How to register a trademark for Fashion and Apparel


Trademarks help you to protect your brand, but they’re also an important part of doing business. If you sell fashion or apparel, it’s important that you know how to register and keep your trademarks intact—not only for yourself but also for other entrepreneurs who may want to start selling their products too!

Before you get started

Before you register a trademark for your fashion and apparel business, there are a few things you should do first:

  • Make sure you have a business plan. A good plan will help guide you as you move forward with the process of obtaining your trademark.
  • Ensure that you have a budget in place so that when it comes time to file fees, they won’t be too much of a surprise.
  • Get legal advice from an attorney who specializes in trademarks and understand what options are available to protect your brand name and logo.
  • Create marketing materials including brochures or flyers with graphics representative of what consumers expect from your market segmentation strategy which can be used for advertising purposes once the registration is approved by the USPTO (United States Patent & Trademark Office).

What is a trademark?

A trademark is a word, phrase, symbol or design that identifies the source of a product or service. A trademark can be a name, word, phrase, symbol, design, image, sound or scent used in commerce to distinguish the goods/services of one company from those of others.

In order to register your trademark you will need to provide descriptions of your products and services so that they can be differentiated from other similar trademarks being registered.

Trademarks vs. copyrights and patents

Trademarks and Copyrights

Trademarks: Trademarks protect brand names, logos, slogans and other identifiers used in commerce. These are the “dancing baby” that used to appear in ads for Mattel toys.

Copyrights: Copyrights protect creative works like books, movies, music and computer software.

Patents: Patents protect inventions such as new machines or chemical formulas.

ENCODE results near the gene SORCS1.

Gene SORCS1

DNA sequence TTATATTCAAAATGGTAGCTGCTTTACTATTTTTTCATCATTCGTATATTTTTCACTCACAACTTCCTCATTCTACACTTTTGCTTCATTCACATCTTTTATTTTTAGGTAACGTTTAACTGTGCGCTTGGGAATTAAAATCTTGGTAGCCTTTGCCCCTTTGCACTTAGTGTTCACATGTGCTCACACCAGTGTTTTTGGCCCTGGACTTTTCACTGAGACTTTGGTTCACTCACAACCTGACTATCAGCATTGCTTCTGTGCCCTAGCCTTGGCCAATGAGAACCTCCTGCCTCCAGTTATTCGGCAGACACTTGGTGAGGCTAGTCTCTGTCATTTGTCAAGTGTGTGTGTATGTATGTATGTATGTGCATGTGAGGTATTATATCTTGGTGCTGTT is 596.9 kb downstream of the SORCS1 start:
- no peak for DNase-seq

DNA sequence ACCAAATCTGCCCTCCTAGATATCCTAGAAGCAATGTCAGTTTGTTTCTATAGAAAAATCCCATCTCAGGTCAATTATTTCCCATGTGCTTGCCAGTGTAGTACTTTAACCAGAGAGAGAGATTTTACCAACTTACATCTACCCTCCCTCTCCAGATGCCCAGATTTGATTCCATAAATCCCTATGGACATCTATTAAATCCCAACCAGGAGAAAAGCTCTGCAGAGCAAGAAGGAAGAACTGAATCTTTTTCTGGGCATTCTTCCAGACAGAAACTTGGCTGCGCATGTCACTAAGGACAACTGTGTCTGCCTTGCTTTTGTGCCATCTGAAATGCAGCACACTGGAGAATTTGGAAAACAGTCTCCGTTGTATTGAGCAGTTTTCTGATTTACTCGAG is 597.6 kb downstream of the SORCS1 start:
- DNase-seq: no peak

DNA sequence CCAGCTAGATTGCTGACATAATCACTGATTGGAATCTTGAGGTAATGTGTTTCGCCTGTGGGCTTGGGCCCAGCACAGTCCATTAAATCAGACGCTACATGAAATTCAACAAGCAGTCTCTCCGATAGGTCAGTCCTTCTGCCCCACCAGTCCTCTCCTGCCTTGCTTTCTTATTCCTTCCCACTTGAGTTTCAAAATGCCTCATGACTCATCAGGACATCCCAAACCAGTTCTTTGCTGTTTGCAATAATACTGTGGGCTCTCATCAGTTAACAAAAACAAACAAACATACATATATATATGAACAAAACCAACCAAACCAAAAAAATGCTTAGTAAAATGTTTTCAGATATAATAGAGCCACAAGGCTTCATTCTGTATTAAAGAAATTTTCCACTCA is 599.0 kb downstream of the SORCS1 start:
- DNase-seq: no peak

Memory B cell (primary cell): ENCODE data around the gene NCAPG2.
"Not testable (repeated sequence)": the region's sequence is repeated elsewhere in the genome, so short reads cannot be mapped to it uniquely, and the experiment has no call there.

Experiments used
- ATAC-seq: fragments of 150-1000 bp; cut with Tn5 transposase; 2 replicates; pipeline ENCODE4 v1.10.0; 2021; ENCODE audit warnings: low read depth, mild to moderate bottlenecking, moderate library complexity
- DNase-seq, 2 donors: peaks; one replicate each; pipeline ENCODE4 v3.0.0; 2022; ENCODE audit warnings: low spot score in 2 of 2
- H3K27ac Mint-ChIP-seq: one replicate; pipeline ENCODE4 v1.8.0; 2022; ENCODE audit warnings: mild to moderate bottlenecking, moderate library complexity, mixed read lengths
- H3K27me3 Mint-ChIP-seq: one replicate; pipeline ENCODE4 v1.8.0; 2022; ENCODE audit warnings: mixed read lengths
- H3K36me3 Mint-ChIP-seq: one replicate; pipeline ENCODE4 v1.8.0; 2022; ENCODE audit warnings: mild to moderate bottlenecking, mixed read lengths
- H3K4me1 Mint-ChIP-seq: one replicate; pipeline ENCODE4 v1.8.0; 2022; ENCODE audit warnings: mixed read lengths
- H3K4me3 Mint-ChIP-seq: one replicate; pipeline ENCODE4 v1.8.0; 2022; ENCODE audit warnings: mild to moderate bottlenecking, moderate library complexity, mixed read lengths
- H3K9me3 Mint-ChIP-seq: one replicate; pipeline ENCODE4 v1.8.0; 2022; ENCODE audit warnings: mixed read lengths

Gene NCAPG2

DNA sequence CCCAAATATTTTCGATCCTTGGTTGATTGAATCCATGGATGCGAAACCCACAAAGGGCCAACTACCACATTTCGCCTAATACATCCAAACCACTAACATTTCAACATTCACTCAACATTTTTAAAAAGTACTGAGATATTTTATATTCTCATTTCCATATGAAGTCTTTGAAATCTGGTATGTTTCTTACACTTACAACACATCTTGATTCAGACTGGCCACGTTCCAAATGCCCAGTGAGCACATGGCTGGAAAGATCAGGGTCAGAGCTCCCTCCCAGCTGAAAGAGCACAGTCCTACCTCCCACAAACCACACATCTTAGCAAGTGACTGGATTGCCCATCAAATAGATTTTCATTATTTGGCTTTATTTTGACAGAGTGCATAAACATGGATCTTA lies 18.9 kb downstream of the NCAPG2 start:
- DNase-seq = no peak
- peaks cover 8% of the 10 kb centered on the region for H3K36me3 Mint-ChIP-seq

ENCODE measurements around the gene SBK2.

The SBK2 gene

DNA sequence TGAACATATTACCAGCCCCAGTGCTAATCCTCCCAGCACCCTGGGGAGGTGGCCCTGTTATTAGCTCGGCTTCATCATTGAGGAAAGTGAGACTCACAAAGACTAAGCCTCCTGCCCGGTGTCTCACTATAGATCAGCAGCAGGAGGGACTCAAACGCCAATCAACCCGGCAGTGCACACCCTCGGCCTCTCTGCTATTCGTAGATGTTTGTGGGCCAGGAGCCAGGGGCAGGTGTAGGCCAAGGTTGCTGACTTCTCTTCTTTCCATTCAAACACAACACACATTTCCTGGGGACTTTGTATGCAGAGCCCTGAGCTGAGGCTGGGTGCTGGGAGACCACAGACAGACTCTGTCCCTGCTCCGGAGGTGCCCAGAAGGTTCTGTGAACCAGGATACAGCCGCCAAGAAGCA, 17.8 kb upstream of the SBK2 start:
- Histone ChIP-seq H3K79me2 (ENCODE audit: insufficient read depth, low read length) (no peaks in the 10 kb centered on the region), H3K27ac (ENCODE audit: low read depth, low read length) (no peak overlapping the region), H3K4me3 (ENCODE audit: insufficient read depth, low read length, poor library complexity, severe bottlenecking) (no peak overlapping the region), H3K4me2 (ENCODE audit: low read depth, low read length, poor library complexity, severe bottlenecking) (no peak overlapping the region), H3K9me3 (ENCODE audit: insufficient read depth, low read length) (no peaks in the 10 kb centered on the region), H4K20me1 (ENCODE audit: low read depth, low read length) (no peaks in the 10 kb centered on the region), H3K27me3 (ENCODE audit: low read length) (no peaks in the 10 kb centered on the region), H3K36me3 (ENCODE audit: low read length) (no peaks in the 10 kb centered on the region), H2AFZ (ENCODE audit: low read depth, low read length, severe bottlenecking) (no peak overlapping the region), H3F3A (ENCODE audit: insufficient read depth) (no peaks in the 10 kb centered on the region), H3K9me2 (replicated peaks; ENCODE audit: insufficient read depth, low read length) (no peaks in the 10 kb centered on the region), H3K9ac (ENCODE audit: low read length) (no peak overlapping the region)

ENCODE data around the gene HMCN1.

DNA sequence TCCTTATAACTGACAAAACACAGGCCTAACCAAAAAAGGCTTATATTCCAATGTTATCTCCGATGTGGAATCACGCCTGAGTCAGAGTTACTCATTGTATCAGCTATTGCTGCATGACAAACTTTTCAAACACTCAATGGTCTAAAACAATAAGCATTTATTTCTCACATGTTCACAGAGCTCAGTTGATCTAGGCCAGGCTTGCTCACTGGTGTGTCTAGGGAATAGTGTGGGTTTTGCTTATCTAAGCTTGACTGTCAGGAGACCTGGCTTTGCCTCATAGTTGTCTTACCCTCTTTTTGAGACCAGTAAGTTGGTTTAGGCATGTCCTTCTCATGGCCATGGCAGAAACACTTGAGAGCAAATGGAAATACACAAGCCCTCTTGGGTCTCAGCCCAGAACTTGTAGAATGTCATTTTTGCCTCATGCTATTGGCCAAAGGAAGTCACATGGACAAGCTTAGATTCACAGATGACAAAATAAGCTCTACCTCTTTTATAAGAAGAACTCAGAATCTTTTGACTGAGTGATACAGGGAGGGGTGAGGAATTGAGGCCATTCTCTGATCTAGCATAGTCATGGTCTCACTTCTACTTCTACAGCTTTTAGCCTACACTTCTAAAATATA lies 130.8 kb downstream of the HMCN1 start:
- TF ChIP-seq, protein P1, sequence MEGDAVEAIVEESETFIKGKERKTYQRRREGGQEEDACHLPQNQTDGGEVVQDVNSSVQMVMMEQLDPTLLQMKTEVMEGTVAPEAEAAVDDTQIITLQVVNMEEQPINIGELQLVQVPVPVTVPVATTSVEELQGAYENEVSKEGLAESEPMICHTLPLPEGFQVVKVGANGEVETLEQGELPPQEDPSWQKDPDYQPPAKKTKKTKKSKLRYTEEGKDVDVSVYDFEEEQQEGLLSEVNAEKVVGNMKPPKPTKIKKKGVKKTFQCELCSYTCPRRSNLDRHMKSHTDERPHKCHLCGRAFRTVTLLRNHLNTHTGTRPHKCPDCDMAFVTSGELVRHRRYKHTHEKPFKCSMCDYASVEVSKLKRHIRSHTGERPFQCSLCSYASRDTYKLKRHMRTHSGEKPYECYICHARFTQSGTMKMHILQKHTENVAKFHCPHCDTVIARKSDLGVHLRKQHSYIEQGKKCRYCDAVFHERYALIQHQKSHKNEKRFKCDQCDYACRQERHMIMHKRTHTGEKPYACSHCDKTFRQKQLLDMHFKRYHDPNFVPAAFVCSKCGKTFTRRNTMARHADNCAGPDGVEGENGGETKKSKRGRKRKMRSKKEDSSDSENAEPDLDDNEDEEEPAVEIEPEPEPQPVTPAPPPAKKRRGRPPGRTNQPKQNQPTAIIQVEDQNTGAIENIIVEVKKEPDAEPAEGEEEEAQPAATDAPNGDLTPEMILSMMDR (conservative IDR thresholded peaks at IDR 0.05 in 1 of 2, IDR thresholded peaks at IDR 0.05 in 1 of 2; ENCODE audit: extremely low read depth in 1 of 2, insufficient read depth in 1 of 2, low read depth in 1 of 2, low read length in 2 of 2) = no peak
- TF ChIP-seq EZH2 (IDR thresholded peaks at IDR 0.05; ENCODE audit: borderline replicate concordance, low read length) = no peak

What can’t be trademarked?

  • Words, phrases, symbols and designs that are purely functional cannot be registered as trademarks. For example the name of a product (e.g., “Nike tennis racquets” or “Superman comics”), an apparatus used in a manufacturing process (e.g., “Coca-Cola vending machine”), a shape that is necessary for efficient use of the article (e.g., “VCR” or “rectangular bottle shape”), or a word that describes only the material from which an article is made (e.g., “metal watch”).
  • In addition to being exclusively functional, words and phrases must also be incapable of becoming distinctive through use in order to qualify as protectable trademarks. This requirement is called acquired distinctiveness (or secondary meaning) and is often referred to as “acquired distinctiveness theory.” If you believe that your mark would satisfy this requirement then you can file for trademark registration with the United States Patent and Trademark Office.

How to search for an existing trademark

Search the USPTO database:

  • To search the USPTO database, you need to do it on the USPTO website, or at least have access to a computer connected to the internet.
  • After you’ve done this, go ahead and type in “US trademark” into the search bar on their home page. This will take you directly to their main page where you can start searching for trademarks by typing in keywords such as “fashion” or “apparel” (or whatever else) into their search bar and clicking on “Search trademarks” next to it—that way only results relevant for your query will appear!

File an application with the USPTO

To file an application with the USPTO, you can either do it yourself or hire an attorney. The USPTO provides several options for both methods:

  • File online.
  • Mail in your application by mail using a paper-based form.
  • Hire a trademark attorney to help you complete and submit your application to the United States Patent and Trademark Office (USPTO).

After filing your application

After filing your application, you must respond to any office actions from the USPTO. Responses may include amending your trademark application or appealing a decision. If you do not file either of these responses within six months of receiving an office action, your application will be abandoned and considered abandoned by the USPTO.

Keep your profits intact by protecting your brand from copycats.

You’ve put your heart and soul into creating the perfect clothing line. Now, you’re ready to build a business around it. But before you do, there are some important steps that you need to take.

You’ll want to first make sure that no one else has already registered the name of your brand or any similar names as trademarks in the United States Patent and Trademark Office (USPTO). The USPTO is responsible for issuing trademark rights, so checking their database will give you an idea about how likely it is that someone else will try to claim your mark later on down the road—and whether or not they would have grounds for doing so.


With so much to do and keep track of, it can be difficult to know where to start. But don’t worry—we’ve got you covered! This article has given you an overview of what trademarks are and how they work, along with some tips on how to apply for one. We hope that now that we’ve explained the basics, you feel more confident in your ability to protect your brand. If there is any additional information that we could provide as part of this blog post please let us know at

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